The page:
At-home DNA testing kits, like 23andMe and AncestryDNA.com, have uncovered an unnerving number of doctors who, unknown to their patients, substituted their own sperm for the promised donor sperm or spouse’s sperm. Many of the doctors who have been caught are deceased or retired. Some have been close enough to retirement that they immediately retired once their inappropriate conduct was discovered. But there’s one guy who refuses to accept the gravity of his actions: Dr. Kim McMorries of Nacogdoches, Texas.
McMorries has, shockingly, continued to practice medicine — in obstetrics, gynecology, and infertility, no less — since the news broke several years ago about his insemination activities with a number of his patients. One of the resulting offspring, Eve Wiley, tells the made-for-TV-movie story of discovering that she was donor-conceived as a teenager. Her mother helped her contact the sperm bank from which Wiley’s parents chose Donor 106, and Wiley and the donor met and established a father-daughter relationship over the next 13 years. Only when one of Wiley’s own children had medical issues did she DNA test herself for more information. That’s when she found out that her mother’s doctor, McMorries, had not, in fact, used the sperm of Donor 106, as Wiley’s parents’ requested, but instead used his own sperm.
The Law Has Failed Us
Wiley — and quite frankly, every sane person who has heard about this story — has been shocked to find out that the law did not explicitly prohibit or punish this behavior. Even in other well-known cases of doctor-donors, such as that of Dr. Donald Cline in Indiana (with over 60 offspring from his “donations”), the prosecutors only charged him for “obstruction of justice” after lying to investigators.
Wiley worked with Texas state legislators and other advocates to change the law in Texas to be crystal clear that doctors cannot engage in this activity. No more doctors trying to swap in their own sperm (or other nonexplicitly consented to reproductive material) with patients, even when the arrangement is for “anonymous” donor gametes. The law passed, thankfully. But of course, the law is not retroactive and does not apply to McMorries. He continues to treat patients.
What About The Texas Medical Board?
Ok, so no ex post facto criminal prosecution. But how has the Texas Medical Board permitted McMorries to continue to hold an active license to practice medicine, given his notorious past? Last year, Professor Jody L. Madeira — an expert in fertility fraud, and a force behind doctor-donor legislation throughout the country — filed a complaint with the Texas Medical Board regarding McMorries. Initially, the Texas Medical Board indicated that it would not even investigate McMorries, but then at least reversed course on that.
Still, did McMorries hang up his speculum and retire? No. McMorries responded by suing the Texas Medical Board for opening the investigation!
The Doctor’s Case Against The Medical Board
In the doctor’s 53-page complaint against the Texas Medical Board from last November, he takes several interesting approaches. For one, he argues that neither the Texas Medical Board, nor anyone else, can appropriately judge his actions from “bygone days” (ah yes, the “it was the 1980s” defense).
McMorries’ complaint waxes poetic about changing times and quotes authors and historians to justify the idea that standards were different 30 years ago. But were they, really? I hope we can agree that it was never acceptable for a doctor to inseminate an unknowing patient with his own sperm, instead of like, the actual sperm donor chosen by the patient.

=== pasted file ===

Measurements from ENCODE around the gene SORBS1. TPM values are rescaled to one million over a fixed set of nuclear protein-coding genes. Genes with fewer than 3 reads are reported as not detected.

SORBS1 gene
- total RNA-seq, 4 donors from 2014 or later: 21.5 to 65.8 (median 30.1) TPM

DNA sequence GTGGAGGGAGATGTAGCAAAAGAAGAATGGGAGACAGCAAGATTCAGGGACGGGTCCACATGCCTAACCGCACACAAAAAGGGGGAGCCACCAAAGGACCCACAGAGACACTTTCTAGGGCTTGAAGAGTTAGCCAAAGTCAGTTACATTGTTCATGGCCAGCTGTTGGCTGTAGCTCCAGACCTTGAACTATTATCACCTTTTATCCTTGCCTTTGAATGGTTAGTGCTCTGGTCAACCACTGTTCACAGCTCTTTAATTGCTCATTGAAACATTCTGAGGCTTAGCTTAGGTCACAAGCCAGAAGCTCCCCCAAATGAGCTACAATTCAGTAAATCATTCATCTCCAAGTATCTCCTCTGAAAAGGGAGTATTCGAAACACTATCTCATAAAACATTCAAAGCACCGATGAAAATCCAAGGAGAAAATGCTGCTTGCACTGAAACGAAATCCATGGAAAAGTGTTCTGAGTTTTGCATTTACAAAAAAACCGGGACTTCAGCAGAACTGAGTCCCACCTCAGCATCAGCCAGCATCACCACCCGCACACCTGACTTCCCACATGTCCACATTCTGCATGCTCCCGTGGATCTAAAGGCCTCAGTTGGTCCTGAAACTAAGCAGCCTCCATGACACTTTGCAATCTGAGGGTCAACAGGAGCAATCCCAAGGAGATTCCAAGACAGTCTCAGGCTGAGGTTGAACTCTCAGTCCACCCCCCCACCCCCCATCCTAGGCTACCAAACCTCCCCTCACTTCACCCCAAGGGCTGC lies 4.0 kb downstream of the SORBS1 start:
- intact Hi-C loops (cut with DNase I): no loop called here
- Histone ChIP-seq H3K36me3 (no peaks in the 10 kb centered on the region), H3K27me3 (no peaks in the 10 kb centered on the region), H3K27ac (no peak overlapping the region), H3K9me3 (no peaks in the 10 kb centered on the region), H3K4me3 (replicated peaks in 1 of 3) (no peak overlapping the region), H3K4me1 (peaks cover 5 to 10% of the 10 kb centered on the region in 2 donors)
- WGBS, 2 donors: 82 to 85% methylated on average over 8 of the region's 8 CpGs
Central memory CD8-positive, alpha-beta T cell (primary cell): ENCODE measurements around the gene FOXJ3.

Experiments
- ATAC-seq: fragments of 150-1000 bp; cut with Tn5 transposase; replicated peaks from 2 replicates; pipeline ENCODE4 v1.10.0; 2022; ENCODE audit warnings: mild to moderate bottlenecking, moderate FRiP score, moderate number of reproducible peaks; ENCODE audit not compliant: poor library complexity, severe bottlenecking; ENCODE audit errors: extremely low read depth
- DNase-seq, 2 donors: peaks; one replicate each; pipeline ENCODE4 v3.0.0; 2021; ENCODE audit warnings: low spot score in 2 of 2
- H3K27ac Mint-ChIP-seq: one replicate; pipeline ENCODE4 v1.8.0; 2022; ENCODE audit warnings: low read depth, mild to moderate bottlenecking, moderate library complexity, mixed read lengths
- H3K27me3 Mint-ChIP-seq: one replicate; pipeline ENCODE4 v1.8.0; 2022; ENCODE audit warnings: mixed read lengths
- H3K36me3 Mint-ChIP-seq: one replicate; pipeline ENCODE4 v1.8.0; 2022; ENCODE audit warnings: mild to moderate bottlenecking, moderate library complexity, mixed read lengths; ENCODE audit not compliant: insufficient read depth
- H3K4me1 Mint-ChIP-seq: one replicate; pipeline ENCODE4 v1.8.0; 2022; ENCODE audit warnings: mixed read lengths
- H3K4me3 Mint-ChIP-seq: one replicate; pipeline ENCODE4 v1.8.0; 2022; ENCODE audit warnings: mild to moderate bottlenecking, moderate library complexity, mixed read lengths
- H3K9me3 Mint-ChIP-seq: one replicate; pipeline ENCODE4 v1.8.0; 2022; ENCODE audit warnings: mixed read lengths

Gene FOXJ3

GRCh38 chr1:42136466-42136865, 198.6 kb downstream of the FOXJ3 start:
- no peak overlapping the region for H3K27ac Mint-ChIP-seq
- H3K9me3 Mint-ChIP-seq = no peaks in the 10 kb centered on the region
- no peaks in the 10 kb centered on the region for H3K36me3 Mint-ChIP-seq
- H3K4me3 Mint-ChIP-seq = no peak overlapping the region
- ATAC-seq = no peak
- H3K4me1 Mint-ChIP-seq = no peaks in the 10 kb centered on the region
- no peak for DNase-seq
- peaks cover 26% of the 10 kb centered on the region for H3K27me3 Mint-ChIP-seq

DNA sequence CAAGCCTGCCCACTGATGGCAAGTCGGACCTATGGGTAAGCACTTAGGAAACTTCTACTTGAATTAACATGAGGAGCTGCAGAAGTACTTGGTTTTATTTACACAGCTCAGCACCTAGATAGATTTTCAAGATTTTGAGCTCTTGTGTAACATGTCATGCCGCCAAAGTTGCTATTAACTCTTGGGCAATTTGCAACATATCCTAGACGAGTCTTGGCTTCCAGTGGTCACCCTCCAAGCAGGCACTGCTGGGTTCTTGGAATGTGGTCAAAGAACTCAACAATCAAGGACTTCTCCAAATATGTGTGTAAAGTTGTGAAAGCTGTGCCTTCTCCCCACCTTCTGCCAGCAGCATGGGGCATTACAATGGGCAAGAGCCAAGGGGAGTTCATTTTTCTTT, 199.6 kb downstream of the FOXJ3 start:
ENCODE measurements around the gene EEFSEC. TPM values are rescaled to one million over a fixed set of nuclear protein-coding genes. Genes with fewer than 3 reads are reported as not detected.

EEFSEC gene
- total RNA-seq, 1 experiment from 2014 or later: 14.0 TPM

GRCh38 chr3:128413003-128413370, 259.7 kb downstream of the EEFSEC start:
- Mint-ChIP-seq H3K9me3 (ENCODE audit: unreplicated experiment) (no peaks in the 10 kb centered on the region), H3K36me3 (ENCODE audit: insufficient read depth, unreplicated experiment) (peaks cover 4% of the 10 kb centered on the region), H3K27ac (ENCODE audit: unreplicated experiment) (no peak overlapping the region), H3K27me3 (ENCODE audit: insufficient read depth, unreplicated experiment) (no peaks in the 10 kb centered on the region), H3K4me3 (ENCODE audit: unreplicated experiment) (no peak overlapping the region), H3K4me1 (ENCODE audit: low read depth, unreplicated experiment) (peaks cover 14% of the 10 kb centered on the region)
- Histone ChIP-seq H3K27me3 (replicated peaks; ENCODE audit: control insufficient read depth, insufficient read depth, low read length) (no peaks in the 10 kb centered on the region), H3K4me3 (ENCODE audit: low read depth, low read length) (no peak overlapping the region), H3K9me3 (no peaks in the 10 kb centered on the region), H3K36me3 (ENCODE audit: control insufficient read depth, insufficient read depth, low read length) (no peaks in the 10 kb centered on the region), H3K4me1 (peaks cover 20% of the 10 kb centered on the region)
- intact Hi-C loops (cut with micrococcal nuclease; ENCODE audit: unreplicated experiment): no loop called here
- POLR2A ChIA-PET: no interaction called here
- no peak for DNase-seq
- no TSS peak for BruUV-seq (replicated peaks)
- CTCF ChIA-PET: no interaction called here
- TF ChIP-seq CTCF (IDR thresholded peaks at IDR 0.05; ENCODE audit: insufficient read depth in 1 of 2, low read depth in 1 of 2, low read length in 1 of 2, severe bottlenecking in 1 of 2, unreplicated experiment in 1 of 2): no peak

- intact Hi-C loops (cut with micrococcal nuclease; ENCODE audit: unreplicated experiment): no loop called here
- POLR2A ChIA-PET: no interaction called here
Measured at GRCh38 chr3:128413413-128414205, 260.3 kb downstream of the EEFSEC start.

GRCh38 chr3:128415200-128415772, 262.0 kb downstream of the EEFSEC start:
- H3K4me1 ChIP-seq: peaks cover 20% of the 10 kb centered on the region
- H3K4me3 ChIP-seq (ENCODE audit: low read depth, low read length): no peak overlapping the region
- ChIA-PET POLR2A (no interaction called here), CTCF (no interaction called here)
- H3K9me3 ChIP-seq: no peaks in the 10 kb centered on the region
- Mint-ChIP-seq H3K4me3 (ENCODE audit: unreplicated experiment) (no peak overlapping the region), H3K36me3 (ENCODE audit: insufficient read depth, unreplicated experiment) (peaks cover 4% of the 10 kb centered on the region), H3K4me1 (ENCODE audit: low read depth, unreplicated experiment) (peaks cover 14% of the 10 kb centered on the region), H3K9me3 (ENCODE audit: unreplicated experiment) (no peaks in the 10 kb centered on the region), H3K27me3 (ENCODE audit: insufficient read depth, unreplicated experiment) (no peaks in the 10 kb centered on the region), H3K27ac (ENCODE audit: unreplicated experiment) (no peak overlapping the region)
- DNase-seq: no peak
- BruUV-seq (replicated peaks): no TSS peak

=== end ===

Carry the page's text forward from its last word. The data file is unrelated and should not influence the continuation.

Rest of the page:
Another tact taken by McMorries in the lengthy brief is to take aim at the Texas Medical Board complainant, Madeira, herself. “[I]f physicians will not be the judge of what a physician should or should not have done, then who will be? Lawyers? Law professors?” OK, now he’s gone too far. McMorries also argue that Madeira can’t credibly opine that his misconduct was actual malpractice since she’s never practiced medicine, and because she’s too young to understand what the ’80s were like.
Statute of Limitations — Texas State Law Vs. Medical Board Rules
Almost six months after the McMorries complaint was filed against the Texas Medical Board, the arguments have boiled down to whether the Texas Medical Board’s rules are consistent with Texas state law. State law provides that “The board may not consider or act on a complaint involving care provided more than seven years before the date on which the complaint is received by the board.” The Texas Medical Board Rules have identical language under section “(a) Standard of Care,” and then provide under section “(b) Other Violations. There is no statute of limitation for the filing of complaints in relation to any other violation including action by another state licensing entity or criminal conduct.”
McMorries argues that section “(b) Other Violations,” which is not subject to the seven-year statute of limitations, is contrary to the Texas Medical Board’s limited and time-bound authority. The board, by contrast, argues that the seven-year limitation was clearly limited to complaints “involving care,” and if the legislature wanted that provision of the law to apply to all complaints against a doctor, it would have said so.
Ultimately, regardless of the statutory construction and the application of the Texas statute of limitations, perhaps the real question is, how does this doctor still have patients? The DNA evidence is undeniable, and his former patients have been clear — they did not consent to their doctor using his own sperm. So if you have a friend in Nacogdoches, Texas, make sure they aren’t seeing Dr. Kim McMorries!
Ellen Trachman is the Managing Attorney of Trachman Law Center, LLC, a Denver-based law firm specializing in assisted reproductive technology law, and co-host of the podcast I Want To Put A Baby In You. You can reach her at email@example.com.